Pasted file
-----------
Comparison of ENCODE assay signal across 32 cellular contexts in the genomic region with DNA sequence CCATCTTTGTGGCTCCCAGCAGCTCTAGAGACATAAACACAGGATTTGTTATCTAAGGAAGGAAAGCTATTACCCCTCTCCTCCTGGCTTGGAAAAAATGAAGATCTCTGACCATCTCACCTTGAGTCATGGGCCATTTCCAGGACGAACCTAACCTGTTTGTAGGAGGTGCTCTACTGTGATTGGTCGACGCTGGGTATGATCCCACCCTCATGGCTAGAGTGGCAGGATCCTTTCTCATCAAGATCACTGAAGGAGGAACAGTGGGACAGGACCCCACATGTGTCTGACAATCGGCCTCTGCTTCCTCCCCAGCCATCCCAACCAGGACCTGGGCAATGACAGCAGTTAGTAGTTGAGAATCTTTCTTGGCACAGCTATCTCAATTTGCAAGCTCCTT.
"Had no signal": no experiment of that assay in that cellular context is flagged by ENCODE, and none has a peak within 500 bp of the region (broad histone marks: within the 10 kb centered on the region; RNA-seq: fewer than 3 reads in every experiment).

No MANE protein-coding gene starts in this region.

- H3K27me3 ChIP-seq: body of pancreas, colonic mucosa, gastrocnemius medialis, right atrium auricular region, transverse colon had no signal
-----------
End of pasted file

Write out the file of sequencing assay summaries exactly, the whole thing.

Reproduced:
Comparison of ENCODE assay signal across 32 cellular contexts in the genomic region with DNA sequence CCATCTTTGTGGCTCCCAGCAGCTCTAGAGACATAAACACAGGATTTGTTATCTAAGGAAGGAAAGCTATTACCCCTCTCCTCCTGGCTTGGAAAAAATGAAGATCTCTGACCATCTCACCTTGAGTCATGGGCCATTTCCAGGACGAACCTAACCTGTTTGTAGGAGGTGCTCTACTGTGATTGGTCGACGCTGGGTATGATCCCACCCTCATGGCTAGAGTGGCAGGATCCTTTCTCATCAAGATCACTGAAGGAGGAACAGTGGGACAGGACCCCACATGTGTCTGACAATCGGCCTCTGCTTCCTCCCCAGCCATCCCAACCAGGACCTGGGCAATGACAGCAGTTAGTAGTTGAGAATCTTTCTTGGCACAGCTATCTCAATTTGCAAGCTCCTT.
"Had no signal": no experiment of that assay in that cellular context is flagged by ENCODE, and none has a peak within 500 bp of the region (broad histone marks: within the 10 kb centered on the region; RNA-seq: fewer than 3 reads in every experiment).

No MANE protein-coding gene starts in this region.

- H3K27me3 ChIP-seq: body of pancreas, colonic mucosa, gastrocnemius medialis, right atrium auricular region, transverse colon had no signal